Oil cos want Delhi, Mumbai ATF model for six airports to be privatised

New Delhi, 30 March-2014(PTI): Fearing that new operators of six soon to-be-privatised airports may take over their ATF refuelling facilities, PSU oil firms have asked the government to follow the Delhi and Mumbai airport model of jointly operating the facilities.

Oil cos want Delhi, Mumbai ATF model for six airports to be privatised

English: Mumbai International Airport Taken by...
Mumbai International Airport Taken by Nikhil Kulkarni (Photo credit: Wikipedia)

After Delhi and Mumbai airports, the government is privatising major airports at Chennai, Kolkata, Guwahati, Ahmadabad, Jaipur and Lucknow. Bids were invited in September last year and concession agreements for transfer of rights were to be signed this month but the announcement of general elections has led to postponement of the move.

Oil PSUs have been owners and operators of aviation fuel facilities since the start of these airports. They have built and upgraded ATF infrastructure at these airports, as well as back-end supply chain, to support jet fuel throughput of about one million kilolitres per annum.

Sources said state-owned firms fear there is an imminent threat that new private operators could take over the existing fuel facilities built with public money over the decades.

They feel private operators may look at revenue maximisation and may float tenders for building/operating new facilities, which could lead to assets built by PSUs becoming redundant. Besides, it will increase the cost of throughput charges many folds which will result into an increase in fuel cost to airlines and ultimately to consumers.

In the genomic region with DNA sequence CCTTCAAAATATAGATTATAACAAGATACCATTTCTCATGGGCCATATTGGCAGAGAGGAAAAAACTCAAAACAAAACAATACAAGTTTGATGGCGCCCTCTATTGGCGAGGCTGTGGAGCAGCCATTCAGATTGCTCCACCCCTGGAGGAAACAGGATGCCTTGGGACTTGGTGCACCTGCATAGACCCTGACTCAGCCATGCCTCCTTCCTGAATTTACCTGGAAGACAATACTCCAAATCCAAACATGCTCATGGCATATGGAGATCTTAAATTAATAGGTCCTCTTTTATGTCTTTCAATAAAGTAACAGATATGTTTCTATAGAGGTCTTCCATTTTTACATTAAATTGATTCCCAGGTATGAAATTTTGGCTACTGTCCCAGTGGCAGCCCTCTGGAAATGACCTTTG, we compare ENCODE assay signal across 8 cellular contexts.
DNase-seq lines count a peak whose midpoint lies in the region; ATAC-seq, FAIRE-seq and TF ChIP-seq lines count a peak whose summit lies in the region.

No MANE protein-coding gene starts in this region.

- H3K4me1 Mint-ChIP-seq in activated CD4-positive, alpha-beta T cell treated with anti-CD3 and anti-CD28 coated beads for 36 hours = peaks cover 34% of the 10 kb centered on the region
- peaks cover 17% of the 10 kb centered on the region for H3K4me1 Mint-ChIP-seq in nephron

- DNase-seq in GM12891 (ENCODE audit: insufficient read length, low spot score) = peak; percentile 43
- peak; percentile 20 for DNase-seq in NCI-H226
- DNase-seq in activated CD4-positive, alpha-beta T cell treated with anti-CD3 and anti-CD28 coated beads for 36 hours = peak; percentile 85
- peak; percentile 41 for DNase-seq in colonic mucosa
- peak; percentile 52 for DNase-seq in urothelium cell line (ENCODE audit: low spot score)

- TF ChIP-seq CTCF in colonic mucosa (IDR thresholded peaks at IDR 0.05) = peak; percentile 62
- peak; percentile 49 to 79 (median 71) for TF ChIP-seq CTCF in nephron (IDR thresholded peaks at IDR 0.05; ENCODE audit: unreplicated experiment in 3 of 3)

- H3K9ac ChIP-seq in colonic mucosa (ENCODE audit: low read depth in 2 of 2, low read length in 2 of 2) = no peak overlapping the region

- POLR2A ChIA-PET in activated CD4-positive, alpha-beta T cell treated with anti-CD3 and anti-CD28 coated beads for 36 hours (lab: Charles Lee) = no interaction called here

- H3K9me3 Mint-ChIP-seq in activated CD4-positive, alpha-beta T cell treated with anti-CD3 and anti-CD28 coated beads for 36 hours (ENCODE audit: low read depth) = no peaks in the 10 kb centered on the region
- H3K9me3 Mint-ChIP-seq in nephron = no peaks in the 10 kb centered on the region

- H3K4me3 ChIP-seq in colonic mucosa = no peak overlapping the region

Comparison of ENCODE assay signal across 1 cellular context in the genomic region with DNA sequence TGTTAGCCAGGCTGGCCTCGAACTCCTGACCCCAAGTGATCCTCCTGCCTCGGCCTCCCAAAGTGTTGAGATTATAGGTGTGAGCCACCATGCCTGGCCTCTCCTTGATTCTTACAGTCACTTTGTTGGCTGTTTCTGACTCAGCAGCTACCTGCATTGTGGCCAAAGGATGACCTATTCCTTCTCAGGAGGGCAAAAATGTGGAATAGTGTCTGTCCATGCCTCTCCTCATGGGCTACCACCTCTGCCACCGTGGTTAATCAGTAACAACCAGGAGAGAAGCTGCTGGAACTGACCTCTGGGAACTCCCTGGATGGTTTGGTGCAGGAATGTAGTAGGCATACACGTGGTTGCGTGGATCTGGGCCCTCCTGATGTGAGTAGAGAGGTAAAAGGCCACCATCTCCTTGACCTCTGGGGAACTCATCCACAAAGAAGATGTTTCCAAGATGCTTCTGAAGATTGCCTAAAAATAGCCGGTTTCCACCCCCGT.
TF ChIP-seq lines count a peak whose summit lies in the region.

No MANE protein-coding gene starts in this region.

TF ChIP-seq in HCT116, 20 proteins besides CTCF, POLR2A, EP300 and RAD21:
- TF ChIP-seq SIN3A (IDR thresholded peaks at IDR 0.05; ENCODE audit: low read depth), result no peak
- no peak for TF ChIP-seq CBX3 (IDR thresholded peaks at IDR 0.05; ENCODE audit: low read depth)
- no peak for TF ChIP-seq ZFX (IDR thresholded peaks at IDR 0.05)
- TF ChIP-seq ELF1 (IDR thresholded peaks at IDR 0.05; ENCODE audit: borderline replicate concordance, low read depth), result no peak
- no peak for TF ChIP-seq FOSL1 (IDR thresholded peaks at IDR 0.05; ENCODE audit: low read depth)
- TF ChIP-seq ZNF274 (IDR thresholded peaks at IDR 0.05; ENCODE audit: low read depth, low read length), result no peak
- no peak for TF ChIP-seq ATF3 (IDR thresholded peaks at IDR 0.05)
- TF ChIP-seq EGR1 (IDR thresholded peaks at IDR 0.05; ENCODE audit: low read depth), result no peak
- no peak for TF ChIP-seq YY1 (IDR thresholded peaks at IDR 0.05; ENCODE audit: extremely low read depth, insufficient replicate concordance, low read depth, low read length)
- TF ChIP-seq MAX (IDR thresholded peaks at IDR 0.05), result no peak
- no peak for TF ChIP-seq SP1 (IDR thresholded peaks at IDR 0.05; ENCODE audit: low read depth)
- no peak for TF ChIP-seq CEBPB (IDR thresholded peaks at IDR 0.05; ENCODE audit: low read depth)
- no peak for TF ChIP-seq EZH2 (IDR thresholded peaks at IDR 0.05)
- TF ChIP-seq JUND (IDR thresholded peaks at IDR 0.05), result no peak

Oil PSUs, sources said, have written to the government saying subsequent to the privatisation of Delhi and Mumbai airports, new airport operators DIAL and MIAL had planned to call for tender for fuel farm facilities.

However, after oil PSUs protested, joint venture companies for fuel farm facilities at Delhi and Mumbai were formed. As a result, Delhi Aviation Fuel Facilities Pvt Ltd, with Indian Oil Corp and Bharat Petroleum Corp holding 37 per cent each and DIAL 26 per cent, was formed.

Mumbai Aviation Fuel Farm Facilities Ltd, a joint venture company of IOC, BPCL and Hindustan Petroleum Corp and MAIL with 25 per cent stake, each was formed for Mumbai Airport.

Delhi Aviation Fuel Facilities is being operated on ‘Open Access’ common user principle, wherein all suppliers, which includes private firms, can sell aviation turbine fuel (ATF).

Mumbai Aviation Fuel Farm Facilities would be operated on same principle.

Sources said oil PSUs have proposed a similar model for fuel infrastructure at soon-to-be privatised airports that can be integrated and operated under open access for all eligible ATF suppliers on mutually agreed commercial terms, which can be approved by Airports Economic Regulatory Authority.

This will avoid duplication of assets which can lead to redundancy of oil PSUs’ assets built over years, they wrote proposing a joint venture company of IOC, HPCL and BPCL.

The existing facilities can be transferred on the similar way it has been done at Delhi and Mumbai airports, that is, on the basis of replacement cost less depreciation based on useful life of the asset.

If required, the Airport Authority of India can become a partner to fast track the process, the oil PSUs said.